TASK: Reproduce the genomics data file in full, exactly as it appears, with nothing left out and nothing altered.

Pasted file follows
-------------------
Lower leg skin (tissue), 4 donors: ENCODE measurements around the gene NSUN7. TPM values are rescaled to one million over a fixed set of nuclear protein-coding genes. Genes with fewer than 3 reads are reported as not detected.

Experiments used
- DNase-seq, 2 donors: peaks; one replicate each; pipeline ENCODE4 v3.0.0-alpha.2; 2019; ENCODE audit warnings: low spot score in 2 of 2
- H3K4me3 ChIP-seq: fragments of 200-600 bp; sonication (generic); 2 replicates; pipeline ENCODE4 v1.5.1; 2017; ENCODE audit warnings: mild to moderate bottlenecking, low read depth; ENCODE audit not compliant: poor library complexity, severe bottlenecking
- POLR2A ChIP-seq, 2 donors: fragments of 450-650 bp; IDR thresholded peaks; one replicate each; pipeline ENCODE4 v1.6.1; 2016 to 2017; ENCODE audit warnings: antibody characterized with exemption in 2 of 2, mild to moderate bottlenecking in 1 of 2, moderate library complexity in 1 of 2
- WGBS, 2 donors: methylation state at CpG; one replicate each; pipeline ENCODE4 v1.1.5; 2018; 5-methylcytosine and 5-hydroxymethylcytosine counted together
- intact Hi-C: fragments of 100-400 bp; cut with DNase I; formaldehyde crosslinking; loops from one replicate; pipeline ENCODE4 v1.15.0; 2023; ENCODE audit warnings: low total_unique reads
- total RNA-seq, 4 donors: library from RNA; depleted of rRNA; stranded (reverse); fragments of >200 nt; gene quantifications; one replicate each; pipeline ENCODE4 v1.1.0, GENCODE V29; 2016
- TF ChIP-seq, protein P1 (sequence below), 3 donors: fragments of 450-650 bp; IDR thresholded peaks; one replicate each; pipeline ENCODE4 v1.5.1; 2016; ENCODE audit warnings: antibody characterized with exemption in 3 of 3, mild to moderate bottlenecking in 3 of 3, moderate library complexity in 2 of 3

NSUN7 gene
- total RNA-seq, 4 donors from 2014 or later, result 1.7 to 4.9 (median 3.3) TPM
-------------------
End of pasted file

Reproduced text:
Lower leg skin (tissue), 4 donors: ENCODE measurements around the gene NSUN7. TPM values are rescaled to one million over a fixed set of nuclear protein-coding genes. Genes with fewer than 3 reads are reported as not detected.

Experiments used
- DNase-seq, 2 donors: peaks; one replicate each; pipeline ENCODE4 v3.0.0-alpha.2; 2019; ENCODE audit warnings: low spot score in 2 of 2
- H3K4me3 ChIP-seq: fragments of 200-600 bp; sonication (generic); 2 replicates; pipeline ENCODE4 v1.5.1; 2017; ENCODE audit warnings: mild to moderate bottlenecking, low read depth; ENCODE audit not compliant: poor library complexity, severe bottlenecking
- POLR2A ChIP-seq, 2 donors: fragments of 450-650 bp; IDR thresholded peaks; one replicate each; pipeline ENCODE4 v1.6.1; 2016 to 2017; ENCODE audit warnings: antibody characterized with exemption in 2 of 2, mild to moderate bottlenecking in 1 of 2, moderate library complexity in 1 of 2
- WGBS, 2 donors: methylation state at CpG; one replicate each; pipeline ENCODE4 v1.1.5; 2018; 5-methylcytosine and 5-hydroxymethylcytosine counted together
- intact Hi-C: fragments of 100-400 bp; cut with DNase I; formaldehyde crosslinking; loops from one replicate; pipeline ENCODE4 v1.15.0; 2023; ENCODE audit warnings: low total_unique reads
- total RNA-seq, 4 donors: library from RNA; depleted of rRNA; stranded (reverse); fragments of >200 nt; gene quantifications; one replicate each; pipeline ENCODE4 v1.1.0, GENCODE V29; 2016
- TF ChIP-seq, protein P1 (sequence below), 3 donors: fragments of 450-650 bp; IDR thresholded peaks; one replicate each; pipeline ENCODE4 v1.5.1; 2016; ENCODE audit warnings: antibody characterized with exemption in 3 of 3, mild to moderate bottlenecking in 3 of 3, moderate library complexity in 2 of 3

NSUN7 gene
- total RNA-seq, 4 donors from 2014 or later, result 1.7 to 4.9 (median 3.3) TPM